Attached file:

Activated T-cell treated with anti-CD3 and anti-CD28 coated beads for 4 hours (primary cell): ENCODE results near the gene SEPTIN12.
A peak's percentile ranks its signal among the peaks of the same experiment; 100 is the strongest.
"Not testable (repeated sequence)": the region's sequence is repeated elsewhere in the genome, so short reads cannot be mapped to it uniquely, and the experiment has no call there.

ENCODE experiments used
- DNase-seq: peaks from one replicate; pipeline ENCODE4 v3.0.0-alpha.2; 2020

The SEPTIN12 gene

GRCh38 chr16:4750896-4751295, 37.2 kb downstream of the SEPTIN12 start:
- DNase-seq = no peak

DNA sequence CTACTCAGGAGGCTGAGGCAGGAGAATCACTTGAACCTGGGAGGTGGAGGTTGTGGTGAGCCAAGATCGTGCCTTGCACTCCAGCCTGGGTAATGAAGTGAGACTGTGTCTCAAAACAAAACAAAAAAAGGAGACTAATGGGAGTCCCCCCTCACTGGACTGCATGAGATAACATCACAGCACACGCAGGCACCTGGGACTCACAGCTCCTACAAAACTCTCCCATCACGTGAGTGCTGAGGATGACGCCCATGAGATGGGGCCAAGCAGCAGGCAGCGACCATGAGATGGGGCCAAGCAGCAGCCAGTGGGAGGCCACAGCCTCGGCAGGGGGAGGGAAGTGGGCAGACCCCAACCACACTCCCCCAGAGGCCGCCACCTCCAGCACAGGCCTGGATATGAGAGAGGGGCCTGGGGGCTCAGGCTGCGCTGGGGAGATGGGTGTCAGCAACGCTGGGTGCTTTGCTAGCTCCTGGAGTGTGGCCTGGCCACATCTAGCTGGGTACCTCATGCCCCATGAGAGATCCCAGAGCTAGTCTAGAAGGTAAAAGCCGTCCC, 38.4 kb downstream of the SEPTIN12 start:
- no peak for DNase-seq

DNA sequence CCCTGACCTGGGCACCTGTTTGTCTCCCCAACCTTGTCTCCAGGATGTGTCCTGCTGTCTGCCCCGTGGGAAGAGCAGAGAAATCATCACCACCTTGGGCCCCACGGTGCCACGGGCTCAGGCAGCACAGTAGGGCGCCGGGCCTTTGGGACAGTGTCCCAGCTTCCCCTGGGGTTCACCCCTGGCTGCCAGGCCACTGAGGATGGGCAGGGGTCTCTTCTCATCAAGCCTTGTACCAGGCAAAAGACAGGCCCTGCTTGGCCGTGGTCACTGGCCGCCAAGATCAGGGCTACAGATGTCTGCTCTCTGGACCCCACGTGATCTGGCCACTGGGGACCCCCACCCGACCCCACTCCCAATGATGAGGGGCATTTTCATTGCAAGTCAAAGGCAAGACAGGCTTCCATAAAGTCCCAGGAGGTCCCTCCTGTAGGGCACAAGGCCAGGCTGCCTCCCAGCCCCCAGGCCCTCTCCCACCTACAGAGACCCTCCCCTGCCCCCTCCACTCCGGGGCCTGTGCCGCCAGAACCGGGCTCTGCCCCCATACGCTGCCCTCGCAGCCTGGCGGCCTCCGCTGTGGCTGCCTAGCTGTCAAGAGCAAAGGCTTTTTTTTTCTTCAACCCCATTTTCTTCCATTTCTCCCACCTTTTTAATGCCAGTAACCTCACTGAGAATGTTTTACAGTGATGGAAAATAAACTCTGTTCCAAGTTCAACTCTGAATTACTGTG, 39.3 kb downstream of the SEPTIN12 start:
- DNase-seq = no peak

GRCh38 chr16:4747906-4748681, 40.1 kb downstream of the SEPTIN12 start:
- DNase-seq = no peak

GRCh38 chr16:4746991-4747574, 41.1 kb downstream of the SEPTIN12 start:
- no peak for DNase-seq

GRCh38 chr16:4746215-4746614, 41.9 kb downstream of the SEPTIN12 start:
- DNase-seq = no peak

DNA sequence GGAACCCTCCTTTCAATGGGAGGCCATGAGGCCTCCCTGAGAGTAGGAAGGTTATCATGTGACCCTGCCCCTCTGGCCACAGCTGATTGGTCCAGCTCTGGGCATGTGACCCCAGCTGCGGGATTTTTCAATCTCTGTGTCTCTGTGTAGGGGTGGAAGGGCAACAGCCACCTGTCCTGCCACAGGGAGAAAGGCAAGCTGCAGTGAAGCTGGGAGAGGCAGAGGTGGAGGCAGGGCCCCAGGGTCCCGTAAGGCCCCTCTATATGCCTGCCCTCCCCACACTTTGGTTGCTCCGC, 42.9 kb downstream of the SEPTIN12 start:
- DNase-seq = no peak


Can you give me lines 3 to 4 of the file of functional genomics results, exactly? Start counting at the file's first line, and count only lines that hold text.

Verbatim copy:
"Not testable (repeated sequence)": the region's sequence is repeated elsewhere in the genome, so short reads cannot be mapped to it uniquely, and the experiment has no call there.

ENCODE experiments used